Re: Confidence: A Basic Politics Puzzle

Lee Daniel Crocker (
Tue, 18 Feb 1997 15:24:48 -0800 (PST)

> On topics such as physics or computers, most people are willing, even
> anxious to admit that they don't know very much, and they are willing
> to defer to a surprizing degree to people who specialize in such topics.

Physicists and programmers can readily point to simple, repeatable
experiments that conclusively demonstrate their principles. Someone
who didn't want to believe that electricity comes in discrete chunks
needs only to set up Millikan's oil-drop apparatus and see for himself.
A program either produces correct output or it does not. It is not
subject to interpretation or outside influence.

Political "truths" are not on such solid ground. Certainly, some
things can be tested, such as computer simulations of economic models.
Even then, the models must make some assumptions about human behavior,
which is notoriously not amenable to precise simulation. One can
also look to some degree at historical data, but even that is subject
to thousands of overlapping factors, human whims, and historical lies.
Finally, political ideas often rest on normative foundations, so
people with different norms will not agree, regardless of how much
deduction one does from them.

That's why I may appear, in your words, "confident"; perhaps even
dogmatic. It's not that I am unwilling to be convinced otherwise,
it's just that doing so is extraordinarily more difficult than in
clearer fields like physics.

I am quite willing to defer to your years of education in describing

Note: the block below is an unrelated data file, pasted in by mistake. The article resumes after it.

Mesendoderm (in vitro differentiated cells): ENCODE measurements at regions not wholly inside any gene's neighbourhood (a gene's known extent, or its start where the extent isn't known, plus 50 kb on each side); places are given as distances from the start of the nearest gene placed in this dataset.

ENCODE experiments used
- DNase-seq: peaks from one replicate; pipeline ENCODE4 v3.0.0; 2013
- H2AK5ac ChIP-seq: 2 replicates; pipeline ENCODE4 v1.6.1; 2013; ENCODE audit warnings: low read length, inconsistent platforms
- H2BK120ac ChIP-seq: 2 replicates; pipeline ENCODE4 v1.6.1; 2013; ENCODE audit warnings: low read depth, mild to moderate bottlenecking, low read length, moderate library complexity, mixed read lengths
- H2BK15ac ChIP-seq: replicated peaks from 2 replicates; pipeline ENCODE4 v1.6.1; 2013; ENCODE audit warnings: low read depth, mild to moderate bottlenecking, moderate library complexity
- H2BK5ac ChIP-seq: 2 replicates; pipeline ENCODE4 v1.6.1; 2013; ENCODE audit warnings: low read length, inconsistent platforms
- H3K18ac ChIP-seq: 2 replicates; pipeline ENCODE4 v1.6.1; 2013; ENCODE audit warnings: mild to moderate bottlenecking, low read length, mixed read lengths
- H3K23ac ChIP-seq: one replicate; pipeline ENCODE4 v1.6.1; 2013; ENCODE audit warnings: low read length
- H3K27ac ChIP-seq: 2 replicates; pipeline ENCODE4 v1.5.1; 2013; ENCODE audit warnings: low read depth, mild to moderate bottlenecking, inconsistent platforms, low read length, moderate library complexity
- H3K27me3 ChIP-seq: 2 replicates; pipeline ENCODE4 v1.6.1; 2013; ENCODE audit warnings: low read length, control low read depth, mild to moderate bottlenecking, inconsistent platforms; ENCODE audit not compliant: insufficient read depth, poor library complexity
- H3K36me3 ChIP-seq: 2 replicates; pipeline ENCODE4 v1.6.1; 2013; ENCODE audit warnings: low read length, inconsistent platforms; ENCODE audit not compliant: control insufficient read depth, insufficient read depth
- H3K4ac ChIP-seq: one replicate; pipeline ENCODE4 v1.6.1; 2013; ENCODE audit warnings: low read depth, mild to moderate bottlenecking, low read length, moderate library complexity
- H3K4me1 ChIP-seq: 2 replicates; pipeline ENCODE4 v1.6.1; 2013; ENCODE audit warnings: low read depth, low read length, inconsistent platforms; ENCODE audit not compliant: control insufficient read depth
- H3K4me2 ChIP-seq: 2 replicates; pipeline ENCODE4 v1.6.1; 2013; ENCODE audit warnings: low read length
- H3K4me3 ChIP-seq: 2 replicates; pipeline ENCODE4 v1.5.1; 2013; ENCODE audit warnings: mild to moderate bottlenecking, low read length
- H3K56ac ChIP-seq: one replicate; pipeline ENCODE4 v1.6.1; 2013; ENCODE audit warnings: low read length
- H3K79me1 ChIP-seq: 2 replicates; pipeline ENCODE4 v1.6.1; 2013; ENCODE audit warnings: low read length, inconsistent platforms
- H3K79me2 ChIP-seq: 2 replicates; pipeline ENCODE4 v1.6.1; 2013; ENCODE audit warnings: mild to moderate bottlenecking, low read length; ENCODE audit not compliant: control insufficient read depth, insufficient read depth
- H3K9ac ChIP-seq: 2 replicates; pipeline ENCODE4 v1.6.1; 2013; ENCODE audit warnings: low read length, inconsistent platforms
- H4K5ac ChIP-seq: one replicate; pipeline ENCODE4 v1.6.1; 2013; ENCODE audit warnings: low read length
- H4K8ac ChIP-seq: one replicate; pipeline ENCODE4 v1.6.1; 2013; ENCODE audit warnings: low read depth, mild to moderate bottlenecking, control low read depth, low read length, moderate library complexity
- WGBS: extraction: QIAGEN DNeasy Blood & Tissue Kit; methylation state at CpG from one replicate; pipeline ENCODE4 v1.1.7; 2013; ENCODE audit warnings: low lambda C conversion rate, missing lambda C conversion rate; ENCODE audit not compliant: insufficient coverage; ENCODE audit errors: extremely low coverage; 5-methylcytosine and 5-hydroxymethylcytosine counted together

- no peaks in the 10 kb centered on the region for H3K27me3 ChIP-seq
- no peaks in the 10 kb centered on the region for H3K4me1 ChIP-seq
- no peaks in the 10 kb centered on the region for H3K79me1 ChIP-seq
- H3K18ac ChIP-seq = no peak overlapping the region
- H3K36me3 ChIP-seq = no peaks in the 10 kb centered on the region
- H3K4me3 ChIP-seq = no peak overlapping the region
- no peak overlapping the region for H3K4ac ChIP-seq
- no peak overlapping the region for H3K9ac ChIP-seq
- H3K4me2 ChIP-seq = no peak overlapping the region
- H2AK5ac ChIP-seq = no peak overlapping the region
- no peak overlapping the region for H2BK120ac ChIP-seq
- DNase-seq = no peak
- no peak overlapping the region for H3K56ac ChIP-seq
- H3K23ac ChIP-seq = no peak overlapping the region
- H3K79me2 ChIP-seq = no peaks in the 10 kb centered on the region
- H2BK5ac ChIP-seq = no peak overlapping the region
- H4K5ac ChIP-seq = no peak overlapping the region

how existing governments function, or what the results of certain
changes might be, and even what the historical record of governance
tells us about human nature. But all that doesn't change my free
will, or my free choice to rise above my nature and form a society
by completely different rules. To move me, you must appeal to my
moral philosophy directly--you must convince me that my moral choices
will result in something even worse than the bloody tyrannies I have
seen every other philosophy degrade to.

> I see this behavior on this list as well. Why? Why so few
> qualifiers and "I don't know"s on political topics?
> Yes, of course part of what brings us together is an interest in
> anarcho-capitalist type political institutions. But why are so many
> of you so damn confident that you know how such things would actually
> function, or which minute variation would actually be best?
> Social systems are perhaps the most complex systems we know, and for
> which our ignornance should be the most vivid. Why is this so hard to
> admit?

I don't have a problem admitting that I don't know how any particular
A-C system would operate in real life, and I am quite willing to admit
that there are gaps like intellectual property and land covenants and
child care that aren't all neatly tied up in a working package. But
still, none of that changes the moral foundations, which, in the end,
are a matter of choice. One can reason /from/ them--one can reason
that certain moral codes are likely to produce certain results, and
that if those results are undesirable, one should change the normative
axioms. But one cannot reason /toward/ a moral choice. In the end,
the desirability of means and ends is a value, a free choice.

Individual liberty and responsibility are axiomatic values for me.
I believe they will result in a system that minimizes coercive force,
which is also an axiomatic value. Arguments can be made that I am
wrong, that my axioms will lead to results other than what I expect,
but to prove that to me is much more difficult than just pointing me
to an oil-drop experiment. We can't just set up two planets and
watch for a millennium.

Lee Daniel Crocker <>